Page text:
6 Best Places to Go Leaf Peeping Near Asheville, NC

6 Best Places to Go Leaf Peeping Near Asheville, NC

Jacqueline Kehoe
Jacqueline Kehoe

Good news for all leaf peepers: North Carolina’s incredible fall foliage display is over a week behind schedule this year, those gorgeous colors set to last through early November. Already one of the longest fall color seasons in the nation, there’s still time to plan and make that golden—and scarlet, and tangerine—Asheville getaway. Here’s where to go.


Hop on the Blue Ridge Parkway


“America’s Favorite Scenic Drive,” the Blue Ridge Parkway winds and wends just east of Asheville for a kaleidoscopic 469 miles come autumn. Get up high to view the colors from above, or keep it low, driving through tunnels of crimson and gold. For extra-sensational views, access the parkway from US Highway 70—near the Western N.C. Nature Center—and head north toward Craggy Pinnacle. Multiple trails snake through this area, along with incredible overlooks, for when you’re ready to stretch your legs and bust out the camera.


Tip: You could also rent a bike (or e-bike!) from a local outfitter, like Asheville E-Bikes, and chase the parkway’s rolling colors on two wheels. 


Hike the trails at the Biltmore


You likely already know the Biltmore Estate—it’s practically America’s finest castle. But the 8,000-acre grounds are as majestic as the palatial home, with 22 miles of scenic (and family-friendly) hiking trails that peak in color late in the fall season. 


After you’ve toured the 19th-century home, take the Deer Park Trail to the Lagoon, wandering through open meadows and along the French Broad River. The fall colors will stop you in your tracks—and so will views of the estate from a distance, framed in all that autumn glory.


Wander the Pisgah National Forest


Just 10 minutes from downtown Asheville, Pisgah National Forest contains weeks of adventure—take a scenic drive, hike between overlooks, go mountain biking, you name it. But whatever you do, don’t miss the waterfalls. 


One of our favorites for autumn is the uncrowded Douglas Falls, a 70-foot cascade in the forest’s Big Ivy area. There’s an easy one-mile round-trip approach or a moderate 6.6-mile round-trip option, both getting you up close with the forest’s many colors and, should you like, a walk behind the waterfall.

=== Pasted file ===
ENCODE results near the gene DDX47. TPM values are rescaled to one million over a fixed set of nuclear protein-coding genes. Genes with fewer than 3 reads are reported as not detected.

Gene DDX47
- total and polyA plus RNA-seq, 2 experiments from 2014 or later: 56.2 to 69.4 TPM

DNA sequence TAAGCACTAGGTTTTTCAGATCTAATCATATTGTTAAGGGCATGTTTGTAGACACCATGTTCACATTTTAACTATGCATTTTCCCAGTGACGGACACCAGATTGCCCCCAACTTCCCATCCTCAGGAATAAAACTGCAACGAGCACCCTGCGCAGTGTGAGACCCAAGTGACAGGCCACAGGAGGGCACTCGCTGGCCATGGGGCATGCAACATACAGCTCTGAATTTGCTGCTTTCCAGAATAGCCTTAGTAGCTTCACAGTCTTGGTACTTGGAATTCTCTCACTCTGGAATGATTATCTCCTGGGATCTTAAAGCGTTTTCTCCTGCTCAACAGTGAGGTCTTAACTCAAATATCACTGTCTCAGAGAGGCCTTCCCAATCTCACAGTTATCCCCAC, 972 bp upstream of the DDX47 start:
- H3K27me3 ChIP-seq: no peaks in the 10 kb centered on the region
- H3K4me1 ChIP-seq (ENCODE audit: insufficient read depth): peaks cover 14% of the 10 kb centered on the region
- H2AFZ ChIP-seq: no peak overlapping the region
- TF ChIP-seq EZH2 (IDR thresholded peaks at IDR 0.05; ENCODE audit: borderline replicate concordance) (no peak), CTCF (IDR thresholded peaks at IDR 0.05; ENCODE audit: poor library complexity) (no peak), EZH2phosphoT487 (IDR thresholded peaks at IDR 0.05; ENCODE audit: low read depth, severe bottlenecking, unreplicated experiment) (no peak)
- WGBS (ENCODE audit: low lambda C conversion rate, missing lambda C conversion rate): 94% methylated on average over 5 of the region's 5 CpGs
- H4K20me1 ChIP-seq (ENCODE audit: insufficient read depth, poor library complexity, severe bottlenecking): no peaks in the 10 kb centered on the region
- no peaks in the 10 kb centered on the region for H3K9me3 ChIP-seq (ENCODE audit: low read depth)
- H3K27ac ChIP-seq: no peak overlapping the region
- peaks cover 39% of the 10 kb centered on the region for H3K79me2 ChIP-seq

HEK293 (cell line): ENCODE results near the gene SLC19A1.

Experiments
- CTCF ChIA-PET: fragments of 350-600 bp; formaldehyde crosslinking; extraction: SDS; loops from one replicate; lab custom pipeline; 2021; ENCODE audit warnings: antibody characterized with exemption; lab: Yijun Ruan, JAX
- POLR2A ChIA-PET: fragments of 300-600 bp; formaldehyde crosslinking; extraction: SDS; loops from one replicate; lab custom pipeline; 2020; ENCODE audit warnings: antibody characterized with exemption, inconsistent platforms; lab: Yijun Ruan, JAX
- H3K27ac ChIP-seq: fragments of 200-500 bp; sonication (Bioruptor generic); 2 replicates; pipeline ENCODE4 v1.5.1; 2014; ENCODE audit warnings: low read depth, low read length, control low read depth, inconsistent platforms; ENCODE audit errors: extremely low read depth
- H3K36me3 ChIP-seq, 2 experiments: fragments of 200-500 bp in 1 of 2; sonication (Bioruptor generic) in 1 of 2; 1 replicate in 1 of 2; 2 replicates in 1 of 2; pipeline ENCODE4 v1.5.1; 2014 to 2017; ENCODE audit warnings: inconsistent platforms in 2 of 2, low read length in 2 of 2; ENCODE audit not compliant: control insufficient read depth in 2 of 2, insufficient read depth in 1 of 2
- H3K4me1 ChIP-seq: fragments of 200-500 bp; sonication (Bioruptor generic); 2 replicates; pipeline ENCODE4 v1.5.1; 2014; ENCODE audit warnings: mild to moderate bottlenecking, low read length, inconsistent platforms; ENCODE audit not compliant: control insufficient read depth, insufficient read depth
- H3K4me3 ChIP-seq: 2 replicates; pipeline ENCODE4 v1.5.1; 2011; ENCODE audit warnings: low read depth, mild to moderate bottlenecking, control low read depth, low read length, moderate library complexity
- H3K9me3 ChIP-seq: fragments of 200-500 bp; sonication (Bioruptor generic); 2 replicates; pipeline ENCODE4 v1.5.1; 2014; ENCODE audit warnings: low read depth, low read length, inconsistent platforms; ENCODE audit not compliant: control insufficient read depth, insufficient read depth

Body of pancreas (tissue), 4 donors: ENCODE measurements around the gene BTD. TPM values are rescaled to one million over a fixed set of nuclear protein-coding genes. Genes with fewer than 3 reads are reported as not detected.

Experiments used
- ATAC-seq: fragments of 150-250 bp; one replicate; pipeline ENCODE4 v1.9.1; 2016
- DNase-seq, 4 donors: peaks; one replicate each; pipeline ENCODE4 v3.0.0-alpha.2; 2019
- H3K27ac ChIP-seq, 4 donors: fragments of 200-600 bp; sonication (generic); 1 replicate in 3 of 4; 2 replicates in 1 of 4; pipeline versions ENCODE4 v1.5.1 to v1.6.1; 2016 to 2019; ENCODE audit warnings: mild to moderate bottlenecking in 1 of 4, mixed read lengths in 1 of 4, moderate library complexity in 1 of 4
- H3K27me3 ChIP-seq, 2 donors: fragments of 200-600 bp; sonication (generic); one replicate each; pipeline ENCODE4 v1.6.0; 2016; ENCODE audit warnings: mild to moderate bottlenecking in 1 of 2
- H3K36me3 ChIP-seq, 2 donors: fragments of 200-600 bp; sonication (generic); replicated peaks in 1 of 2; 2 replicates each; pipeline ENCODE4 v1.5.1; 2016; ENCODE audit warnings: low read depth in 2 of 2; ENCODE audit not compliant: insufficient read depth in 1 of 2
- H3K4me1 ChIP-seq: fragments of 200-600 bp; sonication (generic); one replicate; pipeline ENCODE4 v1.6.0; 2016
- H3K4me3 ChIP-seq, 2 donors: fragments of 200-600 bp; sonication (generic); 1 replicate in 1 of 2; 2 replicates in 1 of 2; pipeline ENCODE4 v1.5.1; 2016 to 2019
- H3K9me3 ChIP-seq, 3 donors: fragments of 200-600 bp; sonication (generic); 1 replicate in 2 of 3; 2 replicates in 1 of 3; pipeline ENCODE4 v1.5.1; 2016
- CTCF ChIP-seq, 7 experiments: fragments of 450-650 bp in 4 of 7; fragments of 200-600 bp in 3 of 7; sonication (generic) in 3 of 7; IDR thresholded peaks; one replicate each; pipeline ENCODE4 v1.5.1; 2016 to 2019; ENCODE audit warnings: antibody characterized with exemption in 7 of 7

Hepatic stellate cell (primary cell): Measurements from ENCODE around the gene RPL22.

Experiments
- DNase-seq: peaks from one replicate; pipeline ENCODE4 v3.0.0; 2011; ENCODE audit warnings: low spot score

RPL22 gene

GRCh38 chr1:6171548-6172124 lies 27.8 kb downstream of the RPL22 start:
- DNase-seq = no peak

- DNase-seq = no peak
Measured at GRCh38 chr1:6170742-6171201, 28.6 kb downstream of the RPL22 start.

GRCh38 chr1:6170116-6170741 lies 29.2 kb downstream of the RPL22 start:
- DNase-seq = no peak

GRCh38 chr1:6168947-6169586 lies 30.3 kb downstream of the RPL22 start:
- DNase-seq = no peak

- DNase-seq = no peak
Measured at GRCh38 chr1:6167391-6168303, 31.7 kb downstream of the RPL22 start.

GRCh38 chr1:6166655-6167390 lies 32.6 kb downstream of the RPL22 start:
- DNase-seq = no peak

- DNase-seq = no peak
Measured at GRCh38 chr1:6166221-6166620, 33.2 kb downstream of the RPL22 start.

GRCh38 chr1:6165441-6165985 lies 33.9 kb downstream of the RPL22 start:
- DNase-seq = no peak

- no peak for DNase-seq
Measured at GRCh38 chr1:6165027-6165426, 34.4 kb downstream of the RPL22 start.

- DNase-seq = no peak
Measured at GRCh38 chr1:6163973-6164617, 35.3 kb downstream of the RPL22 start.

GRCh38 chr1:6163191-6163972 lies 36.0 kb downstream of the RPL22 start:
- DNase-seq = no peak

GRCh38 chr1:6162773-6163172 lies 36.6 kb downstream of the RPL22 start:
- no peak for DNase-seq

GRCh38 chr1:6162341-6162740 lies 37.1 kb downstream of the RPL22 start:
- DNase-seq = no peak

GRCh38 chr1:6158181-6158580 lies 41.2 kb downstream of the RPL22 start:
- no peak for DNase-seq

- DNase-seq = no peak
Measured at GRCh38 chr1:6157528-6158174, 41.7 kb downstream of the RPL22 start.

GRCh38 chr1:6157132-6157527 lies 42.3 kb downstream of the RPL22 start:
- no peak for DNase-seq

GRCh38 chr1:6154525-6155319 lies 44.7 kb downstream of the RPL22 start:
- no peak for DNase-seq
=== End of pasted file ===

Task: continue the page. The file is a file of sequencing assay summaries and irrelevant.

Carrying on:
Go Farm-Touring Through “Apple Alley”


About 30 minutes south of Asheville you’ll find “Apple Alley,” one of the country's premier apple-growing regions. While it’s not exactly a walk in old-growth woods, you will find plenty of autumn color navigating corn mazes, picking 40+ kinds of apples, wandering pumpkin patches, going for hayrides, and drinking lots of apple cider. Orchard at Altapass has trails for hiking; Sky Top Orchard has barnyard animals for the kids; and Jeter Mountain Farm has the on-site Flat Rock Cider Co. for adults, with six delectable hard ciders on tap.


Stand atop Chimney Rock


The super-scenic Chimney Rock climbs into the sky at 2,280 feet, with the low-lying Hickory Nut Gorge flowing at its feet. In other words: From the top of Chimney Rock on a clear day—take the elevator or tackle the nearly 500-step Outcroppings Trail—you’ll get 75-mile views of the gorge’s late-blooming color, warm tones flowing from Lake Lure all the way to the Charlotte skyline! 


But don’t walk away just yet—from here, it’s a gentle three-quarter-mile hike through the woods to the incredible 404-foot Hickory Nut Falls, one of the highest waterfalls east of the Mississippi River.


Gaze over the colors of Black Mountain


The town of Black Mountain—about 20 minutes from Asheville—will be in peak color around early November, and just wandering its cute downtown would be a cozy fall adventure. But knowledgeable hikers should scout out bird’s-eye views of the town’s hues on Graybeard Trail, a challenging 4.8-mile hike up to Graybeard Mountain. (Of course, you can turn around whenever you like!) 


Crossing some 2,400 feet of elevation—nabbing you views of the Seven Sisters and nearby Mount Mitchell—you’ll get to experience North Carolina’s entire fall display in one spot, from its lush, still-green valleys to its majestic scarlet-turned peaks. Autumn glory, indeed.

Jacqueline Kehoe

About Jacqueline Kehoe